April 25, 2010

Seriously Funny: Marga Gomez Performs

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Marga Gomez certainly accomplishes what she sets out to do.  The title of her comedy routine, Long Island Iced Latina, which took place at the Schwartz Center on Thursday April 22 addresses the out-of-place nature of a Lesbian Latina … on Long Island.  The show makes an important contribution to dialogues about race, gender and sexuality. Gomez’s routine is two parts social commentary and one part humor, cushioned with just enough laughter inducing one-liners that she is able to get her agenda across and leave the audience with some truly important things to ruminate on afterwards.  Humor serves as a helpful medium that lubricates the awkwardness of discussing such challenging and polarizing issues.  Long Island Iced Latina is a refreshing and didactic series of personal anecdotes that are melded into clever comedy.

In fact, Gomez makes no bouts about the importance of education, and demonstrated an admiration for the diligence of the scholarly inclined Cornell atmosphere.  Recapping her experience on the Campus-to-Campus bus she joked, “People do study.  After I looked around the bus I Tweeted, ‘I think I’m the only one on Facebook…’” She also remarked several times about the presence of Latinas in distinguished places:  “You can see a Latina face on the Supreme Court, on the Senate … on the corner of 169th street in Washington Heights yelling up at the top floor….!” Gomez made this juxtaposition often, attempting to dispel the stereotype that Latinas are always boisterous and uneducated — recently confirmed Supreme Court Justice Sonia Sotomayor served as a powerful example of this.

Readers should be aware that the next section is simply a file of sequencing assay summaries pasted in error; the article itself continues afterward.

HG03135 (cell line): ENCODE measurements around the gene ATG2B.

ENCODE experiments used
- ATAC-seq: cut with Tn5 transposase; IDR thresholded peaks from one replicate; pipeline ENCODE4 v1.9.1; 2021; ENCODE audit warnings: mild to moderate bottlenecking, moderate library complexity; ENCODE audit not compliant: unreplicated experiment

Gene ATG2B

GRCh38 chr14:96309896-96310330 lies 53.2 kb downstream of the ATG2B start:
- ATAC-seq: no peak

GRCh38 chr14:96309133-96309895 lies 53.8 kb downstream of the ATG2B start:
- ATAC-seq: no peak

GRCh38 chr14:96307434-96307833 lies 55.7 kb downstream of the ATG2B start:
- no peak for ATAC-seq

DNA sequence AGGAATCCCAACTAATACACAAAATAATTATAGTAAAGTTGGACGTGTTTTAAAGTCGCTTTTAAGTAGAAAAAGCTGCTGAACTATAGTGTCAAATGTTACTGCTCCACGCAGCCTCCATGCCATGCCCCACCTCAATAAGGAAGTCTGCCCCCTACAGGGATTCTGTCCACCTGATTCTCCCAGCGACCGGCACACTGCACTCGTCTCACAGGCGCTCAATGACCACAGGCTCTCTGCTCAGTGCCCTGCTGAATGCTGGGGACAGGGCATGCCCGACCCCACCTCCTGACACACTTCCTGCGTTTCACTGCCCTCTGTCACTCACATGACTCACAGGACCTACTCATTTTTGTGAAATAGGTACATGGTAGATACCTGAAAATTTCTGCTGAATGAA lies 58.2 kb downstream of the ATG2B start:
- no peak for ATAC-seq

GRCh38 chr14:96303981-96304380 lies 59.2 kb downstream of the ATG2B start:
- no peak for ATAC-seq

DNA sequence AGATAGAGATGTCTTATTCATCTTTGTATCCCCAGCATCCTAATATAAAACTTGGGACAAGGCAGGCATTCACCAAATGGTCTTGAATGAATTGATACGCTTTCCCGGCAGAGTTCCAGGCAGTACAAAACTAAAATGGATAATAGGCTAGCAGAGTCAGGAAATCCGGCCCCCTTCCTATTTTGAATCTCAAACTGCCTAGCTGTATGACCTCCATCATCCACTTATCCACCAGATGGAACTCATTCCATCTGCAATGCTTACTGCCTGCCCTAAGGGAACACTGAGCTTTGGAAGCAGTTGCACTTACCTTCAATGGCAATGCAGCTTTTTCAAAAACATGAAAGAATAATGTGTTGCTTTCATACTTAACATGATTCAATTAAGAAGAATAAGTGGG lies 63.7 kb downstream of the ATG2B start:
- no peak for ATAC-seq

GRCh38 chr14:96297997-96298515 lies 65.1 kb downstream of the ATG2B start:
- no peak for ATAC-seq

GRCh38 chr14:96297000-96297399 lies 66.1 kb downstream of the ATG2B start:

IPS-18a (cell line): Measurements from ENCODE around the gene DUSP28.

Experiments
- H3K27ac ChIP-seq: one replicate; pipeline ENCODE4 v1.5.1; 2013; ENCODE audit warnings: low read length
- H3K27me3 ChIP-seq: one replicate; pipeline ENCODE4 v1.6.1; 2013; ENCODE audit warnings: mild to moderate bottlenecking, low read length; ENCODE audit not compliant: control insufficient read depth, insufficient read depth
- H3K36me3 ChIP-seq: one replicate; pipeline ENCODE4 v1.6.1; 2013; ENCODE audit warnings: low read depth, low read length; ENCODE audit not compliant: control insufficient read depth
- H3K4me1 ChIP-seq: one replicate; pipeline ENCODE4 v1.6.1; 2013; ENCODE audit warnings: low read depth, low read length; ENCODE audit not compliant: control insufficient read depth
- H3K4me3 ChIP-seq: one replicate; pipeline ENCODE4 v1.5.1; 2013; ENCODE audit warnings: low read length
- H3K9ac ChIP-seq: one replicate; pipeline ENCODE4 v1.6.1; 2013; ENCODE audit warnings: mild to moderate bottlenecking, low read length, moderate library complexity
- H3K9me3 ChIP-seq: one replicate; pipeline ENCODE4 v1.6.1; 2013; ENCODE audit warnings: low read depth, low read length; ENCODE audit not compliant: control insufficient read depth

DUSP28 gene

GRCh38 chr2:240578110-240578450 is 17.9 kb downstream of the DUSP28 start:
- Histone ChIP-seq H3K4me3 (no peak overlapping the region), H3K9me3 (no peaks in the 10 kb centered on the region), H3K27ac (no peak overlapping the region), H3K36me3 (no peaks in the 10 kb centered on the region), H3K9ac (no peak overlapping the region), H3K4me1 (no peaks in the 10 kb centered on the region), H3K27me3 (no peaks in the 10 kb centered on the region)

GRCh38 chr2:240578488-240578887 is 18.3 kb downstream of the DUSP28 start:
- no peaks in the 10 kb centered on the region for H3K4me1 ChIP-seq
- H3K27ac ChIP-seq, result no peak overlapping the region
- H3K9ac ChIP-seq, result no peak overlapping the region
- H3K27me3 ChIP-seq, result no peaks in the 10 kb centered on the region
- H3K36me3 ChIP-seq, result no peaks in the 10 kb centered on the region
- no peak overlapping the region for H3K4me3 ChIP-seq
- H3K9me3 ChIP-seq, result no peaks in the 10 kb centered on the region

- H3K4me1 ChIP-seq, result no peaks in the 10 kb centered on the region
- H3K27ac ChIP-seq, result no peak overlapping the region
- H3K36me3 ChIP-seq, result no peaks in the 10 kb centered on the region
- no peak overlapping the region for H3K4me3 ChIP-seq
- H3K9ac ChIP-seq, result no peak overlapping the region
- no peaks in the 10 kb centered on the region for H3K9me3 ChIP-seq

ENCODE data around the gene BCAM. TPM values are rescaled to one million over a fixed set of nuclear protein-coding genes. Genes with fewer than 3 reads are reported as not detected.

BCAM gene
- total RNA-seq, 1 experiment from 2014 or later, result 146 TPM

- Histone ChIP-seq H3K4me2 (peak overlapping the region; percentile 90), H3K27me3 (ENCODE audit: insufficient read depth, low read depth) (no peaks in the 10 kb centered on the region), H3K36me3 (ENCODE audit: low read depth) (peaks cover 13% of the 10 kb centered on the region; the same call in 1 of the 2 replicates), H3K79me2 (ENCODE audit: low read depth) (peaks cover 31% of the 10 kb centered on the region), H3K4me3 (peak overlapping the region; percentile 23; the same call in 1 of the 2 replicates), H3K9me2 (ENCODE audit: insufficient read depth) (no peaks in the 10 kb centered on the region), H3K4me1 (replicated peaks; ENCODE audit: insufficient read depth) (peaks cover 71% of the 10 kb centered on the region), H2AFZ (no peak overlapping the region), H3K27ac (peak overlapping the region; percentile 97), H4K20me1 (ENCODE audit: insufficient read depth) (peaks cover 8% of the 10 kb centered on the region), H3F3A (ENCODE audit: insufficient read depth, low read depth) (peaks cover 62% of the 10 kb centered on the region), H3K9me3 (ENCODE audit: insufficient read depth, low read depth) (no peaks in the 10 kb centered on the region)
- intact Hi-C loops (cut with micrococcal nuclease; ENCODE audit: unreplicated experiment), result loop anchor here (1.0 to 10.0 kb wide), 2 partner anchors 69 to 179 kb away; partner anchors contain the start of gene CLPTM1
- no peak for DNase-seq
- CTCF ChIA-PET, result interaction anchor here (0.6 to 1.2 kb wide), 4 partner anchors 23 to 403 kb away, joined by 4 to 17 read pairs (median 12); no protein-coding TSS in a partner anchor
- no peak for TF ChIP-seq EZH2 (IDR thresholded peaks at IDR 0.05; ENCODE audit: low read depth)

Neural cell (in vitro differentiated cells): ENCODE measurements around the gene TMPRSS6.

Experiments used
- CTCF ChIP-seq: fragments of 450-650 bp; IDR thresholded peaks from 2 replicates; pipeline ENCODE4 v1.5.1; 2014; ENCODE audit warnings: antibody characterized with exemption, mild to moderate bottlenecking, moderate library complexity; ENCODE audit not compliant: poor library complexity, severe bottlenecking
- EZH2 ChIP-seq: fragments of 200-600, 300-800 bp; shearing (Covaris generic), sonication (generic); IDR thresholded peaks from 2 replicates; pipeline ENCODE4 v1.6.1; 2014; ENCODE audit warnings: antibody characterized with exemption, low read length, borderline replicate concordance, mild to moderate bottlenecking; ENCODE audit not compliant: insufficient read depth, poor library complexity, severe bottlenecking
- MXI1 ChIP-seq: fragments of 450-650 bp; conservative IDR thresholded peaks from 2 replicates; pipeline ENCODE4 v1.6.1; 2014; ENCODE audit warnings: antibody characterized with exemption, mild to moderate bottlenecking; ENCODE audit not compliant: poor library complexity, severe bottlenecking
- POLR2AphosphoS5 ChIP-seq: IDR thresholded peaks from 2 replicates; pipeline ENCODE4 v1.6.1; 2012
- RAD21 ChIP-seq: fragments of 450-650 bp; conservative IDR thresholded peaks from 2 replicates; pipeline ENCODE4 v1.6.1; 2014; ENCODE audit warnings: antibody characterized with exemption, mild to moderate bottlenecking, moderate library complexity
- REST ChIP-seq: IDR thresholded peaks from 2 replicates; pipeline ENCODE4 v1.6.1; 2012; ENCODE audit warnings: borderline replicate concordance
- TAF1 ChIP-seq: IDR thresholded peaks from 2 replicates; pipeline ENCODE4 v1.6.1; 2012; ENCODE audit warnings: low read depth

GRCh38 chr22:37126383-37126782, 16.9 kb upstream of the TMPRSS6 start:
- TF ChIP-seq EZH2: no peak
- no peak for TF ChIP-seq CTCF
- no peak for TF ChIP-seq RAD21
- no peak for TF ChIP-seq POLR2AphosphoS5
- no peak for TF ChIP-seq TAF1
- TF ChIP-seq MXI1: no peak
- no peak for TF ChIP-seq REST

Self-identifying as a sort of minority among minorities, Gomez’s show aimed to repossess and glorify the many elements that make her the “non-standard” Latina.  She joked, “When I hang out with brown people I feel white and when I hang out with white people, I feel … WEIRD!” The show’s comedy was non-stop and the laughter was constant (a sign of quality humor).  In contrast with this lighthearted atmosphere and the brightly colored chalk graffiti spelling “¡GOMEZ!” on the stage, the comedian was addressing some fairly serious issues.  She certainly did not shy away from making her agenda transparent, however.  She stopped and commented, “You’re probably thinking … WOAH, we came for a comedy show.  She looks angry…”

Gomez’s act revolved around a few fundamental questions, for example:  What stereotypes are associated with being Latina in the United States and how might they manifest on a day-to-day basis?  A quick anecdote about being mistaken for an employee at a fitness club rather than a paying member demonstrated this.  Gomez also joked that she is, “Brown enough to be detained three out of five times by Homeland Security.”  The point was clear:  This is a land of equality but racial stereotyping exists.  Equal in theory is not always equal in reality.

Gomez also considers how being a minority is impacted by being Lesbian.  Telling a story about a boy she dated in high school who her mother loved because he “was Jewish and spoke very good Spanish,” Gomez told an epic story about the night she almost slept with him but was stopped by her mother “flying out of the house, rollers and all, to stop her from sleeping with … a boy … a decision she (her mother) would regret years later.”

And finally, how can being a non-Spanish speaking Latina affect one’s identity?  She quipped, “I belong to a class of lesser Latinos who cannot speak Spanish oppressed by those who can.  They consider us second class, cockroaches, hippies!”  She later concluded, “Being Latina isn’t about the language you can speak or can’t speak, it’s about being … LOUD!”  Gomez finally declared that she is a self-proclaimed “boba” (English translation:  stupid, silly, clown, fool) for her sub-par Spanish but is accepting and embracing her boba-ness.  “Bobas are EVERYWHERE,” she warned.

Ultimately Gomez’s success is in her frank depictions of highly personal yet illustrative anecdotes that bring the audience into a reality that may be impossible to experience otherwise.  Airing attributes that may at one time have been insecurities, Gomez transforms the uncomfortable into a proud declaration of individual identity.  Cheers to the Long Island Iced Latina.

Original Author: Ahsiya Kurlansky